Brian Noyes, senior communications manager at the Massachusetts Technology Collaborative, said a middle-mile network creates a foundation for expansion that can be used by local governments, private companies or cooperatives. The Wired West Cooperative is trying to raise its down payment in order to meet the required 40 percent threshold for state funding under the Broadband Act. Wired West seeks to bring broadband Internet service to 32 unserved or underserved rural towns in western Massachusetts.
 
Kentucky’s low rates of Internet adoption and low average speed were the primary motivation behind that state’s broadband initiative. Rep. Dean Schamore said policymakers understand the need in the state.
 
 “We are moving to a digital age where we need access to the Internet,” Schamore said.
 
The planned Kentucky network, KentuckyWired, will comprise more than 3,000 miles of fiber optic cables. All 120 Kentucky counties will be connected to the network, which will be open access, allowing commercial or community broadband providers to offer last-mile service to residential and commercial customers. Much like MassBroadband 123, the first priority for KentuckyWired will be extending service to the commonwealth’s underserved and economically distressed Appalachian region.
 
Pamela Trautner, director of communications at the Kentucky Finance and Education Cabinet, said one major company “… was unwilling to invest in a network that was high capacity, high speed.” This opened the door for the KentuckyWired program, which relies heavily on a group of private partners led by Macquarie Capital of Australia. These corporations will finance, design, construct and operate the network for 30 years following the project’s completion, with the state providing funding through a bond issue. Trautner said the goal was for Macquarie to “provide the capital and assume the risk” for the project.
 
Broadband providers counter that since 1996 the industry has spent $1.4 trillion building and improving service. Pete Meadows, director of external affairs at AT&T, explains that his company spent $21.4 billion in 2014 alone, and has accepted $428 million in Connect America funds from the Federal Communications Commission to expand broadband to rural communities.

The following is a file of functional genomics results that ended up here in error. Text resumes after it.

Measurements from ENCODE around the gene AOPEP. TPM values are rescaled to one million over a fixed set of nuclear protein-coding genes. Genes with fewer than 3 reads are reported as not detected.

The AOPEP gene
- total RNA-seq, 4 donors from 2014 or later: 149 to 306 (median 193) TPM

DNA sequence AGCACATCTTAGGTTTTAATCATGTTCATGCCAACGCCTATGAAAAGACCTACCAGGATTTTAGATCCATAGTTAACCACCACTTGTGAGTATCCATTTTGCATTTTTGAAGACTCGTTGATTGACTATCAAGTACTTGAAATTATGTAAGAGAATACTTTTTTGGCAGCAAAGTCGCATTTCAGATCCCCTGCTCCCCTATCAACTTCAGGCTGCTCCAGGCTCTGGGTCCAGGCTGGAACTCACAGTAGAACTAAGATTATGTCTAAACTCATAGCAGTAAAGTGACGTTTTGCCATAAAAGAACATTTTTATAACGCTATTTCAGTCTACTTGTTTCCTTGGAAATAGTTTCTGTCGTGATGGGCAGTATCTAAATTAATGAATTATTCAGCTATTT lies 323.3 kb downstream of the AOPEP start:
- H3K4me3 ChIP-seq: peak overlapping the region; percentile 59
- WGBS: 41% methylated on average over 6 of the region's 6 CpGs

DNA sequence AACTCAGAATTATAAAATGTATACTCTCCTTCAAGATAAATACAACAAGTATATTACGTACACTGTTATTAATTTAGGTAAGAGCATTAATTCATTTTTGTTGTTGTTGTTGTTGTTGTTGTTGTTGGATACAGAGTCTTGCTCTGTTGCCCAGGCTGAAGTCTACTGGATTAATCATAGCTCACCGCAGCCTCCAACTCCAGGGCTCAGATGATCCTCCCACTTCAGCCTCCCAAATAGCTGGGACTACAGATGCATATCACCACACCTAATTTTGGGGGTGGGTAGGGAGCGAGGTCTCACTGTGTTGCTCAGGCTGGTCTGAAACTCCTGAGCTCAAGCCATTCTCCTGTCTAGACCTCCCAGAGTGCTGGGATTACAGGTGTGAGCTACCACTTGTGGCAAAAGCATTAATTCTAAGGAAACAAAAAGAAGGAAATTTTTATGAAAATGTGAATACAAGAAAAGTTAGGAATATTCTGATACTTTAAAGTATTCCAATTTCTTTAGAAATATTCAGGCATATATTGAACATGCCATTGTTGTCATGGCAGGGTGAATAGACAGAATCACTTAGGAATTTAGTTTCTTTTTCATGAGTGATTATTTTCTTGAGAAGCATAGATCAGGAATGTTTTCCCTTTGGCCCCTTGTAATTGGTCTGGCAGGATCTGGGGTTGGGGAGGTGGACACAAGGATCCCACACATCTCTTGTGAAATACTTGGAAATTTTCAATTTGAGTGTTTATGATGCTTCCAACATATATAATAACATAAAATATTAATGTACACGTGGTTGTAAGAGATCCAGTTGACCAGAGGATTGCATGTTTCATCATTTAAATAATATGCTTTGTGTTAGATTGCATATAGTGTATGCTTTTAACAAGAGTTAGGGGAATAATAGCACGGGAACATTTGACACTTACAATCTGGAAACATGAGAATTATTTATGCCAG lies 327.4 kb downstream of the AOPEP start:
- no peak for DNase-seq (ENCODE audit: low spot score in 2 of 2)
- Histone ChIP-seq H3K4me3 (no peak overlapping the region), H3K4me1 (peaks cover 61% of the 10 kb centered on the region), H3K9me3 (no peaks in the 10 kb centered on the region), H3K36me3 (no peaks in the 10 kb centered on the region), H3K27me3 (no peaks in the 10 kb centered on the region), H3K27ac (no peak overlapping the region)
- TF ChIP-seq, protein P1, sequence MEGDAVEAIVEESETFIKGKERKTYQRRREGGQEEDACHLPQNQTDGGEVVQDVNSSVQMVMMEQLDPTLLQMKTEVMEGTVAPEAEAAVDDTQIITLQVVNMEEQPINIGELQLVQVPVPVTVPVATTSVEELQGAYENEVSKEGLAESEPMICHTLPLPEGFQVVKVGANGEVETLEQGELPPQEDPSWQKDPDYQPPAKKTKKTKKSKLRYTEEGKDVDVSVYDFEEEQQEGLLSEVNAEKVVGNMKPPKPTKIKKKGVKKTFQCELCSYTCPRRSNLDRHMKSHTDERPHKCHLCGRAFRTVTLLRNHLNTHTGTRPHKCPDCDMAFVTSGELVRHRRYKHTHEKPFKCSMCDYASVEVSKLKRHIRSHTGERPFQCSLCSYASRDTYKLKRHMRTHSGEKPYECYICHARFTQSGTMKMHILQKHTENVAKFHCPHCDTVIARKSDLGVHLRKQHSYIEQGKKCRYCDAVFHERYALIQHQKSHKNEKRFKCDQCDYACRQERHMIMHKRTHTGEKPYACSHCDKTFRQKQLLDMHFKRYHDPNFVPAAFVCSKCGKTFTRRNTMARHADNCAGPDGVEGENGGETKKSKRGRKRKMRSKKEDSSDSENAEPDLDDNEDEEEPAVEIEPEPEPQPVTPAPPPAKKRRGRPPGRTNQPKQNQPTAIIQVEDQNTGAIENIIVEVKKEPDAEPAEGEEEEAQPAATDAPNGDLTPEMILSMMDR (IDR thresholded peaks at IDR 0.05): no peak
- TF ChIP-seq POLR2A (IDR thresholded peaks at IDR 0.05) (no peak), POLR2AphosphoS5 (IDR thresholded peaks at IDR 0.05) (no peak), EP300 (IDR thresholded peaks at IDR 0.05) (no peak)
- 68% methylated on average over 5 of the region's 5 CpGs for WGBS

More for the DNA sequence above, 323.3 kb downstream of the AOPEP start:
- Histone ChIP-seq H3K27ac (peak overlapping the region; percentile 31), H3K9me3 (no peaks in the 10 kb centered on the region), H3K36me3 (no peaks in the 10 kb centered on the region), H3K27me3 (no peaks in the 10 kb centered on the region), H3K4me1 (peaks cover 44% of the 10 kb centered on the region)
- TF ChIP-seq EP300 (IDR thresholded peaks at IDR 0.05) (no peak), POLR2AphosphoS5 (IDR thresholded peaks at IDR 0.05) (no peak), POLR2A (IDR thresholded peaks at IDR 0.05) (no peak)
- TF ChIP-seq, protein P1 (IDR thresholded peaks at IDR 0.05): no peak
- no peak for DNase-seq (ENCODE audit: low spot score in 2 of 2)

According to the FCC, this funding will “enable AT&T to deliver broadband at speeds of at least 10 Mbps for downloads and 1 Mbps uploads to over 1.1 million homes and businesses in its rural service areas where the cost of broadband deployment might otherwise be prohibitive.” 
 
Incumbent broadband providers, however, have expressed concern about state-led plans like MassBroadband 123 and KentuckyWired. According to Meadows, “it’s not that industry doesn’t want anyone else to create or build their own network. It’s just that if there is already a provider in place, it is not a good use of taxpayer money. It would be wiser to work with the provider who is currently serving the area.”
 
Meadows encourages cities seeking a broadband provider or an increase in service “to look at your own processes for encouraging investment. This includes zoning, permitting and otherwise easing the process for companies to build out the network.”
 
MassBroadband 123 and KentuckyWired have not been in place long enough to yield any long-term data. But the programs have similar goals—to facilitate access to broadband Internet service for citizens, businesses and anchor institutions.
 
“Access to high-speed and high-quality Internet is no longer a luxury; it’s a necessity in the 21st century economy,” Kentucky Gov. Steve Beshear said in a press release dated Jan. 22, 2014. “Businesses and schools demand it. Our communities that lack reliable high-speed access will lag behind in economic development, distance learning and advanced health technologies, and that’s unacceptable.”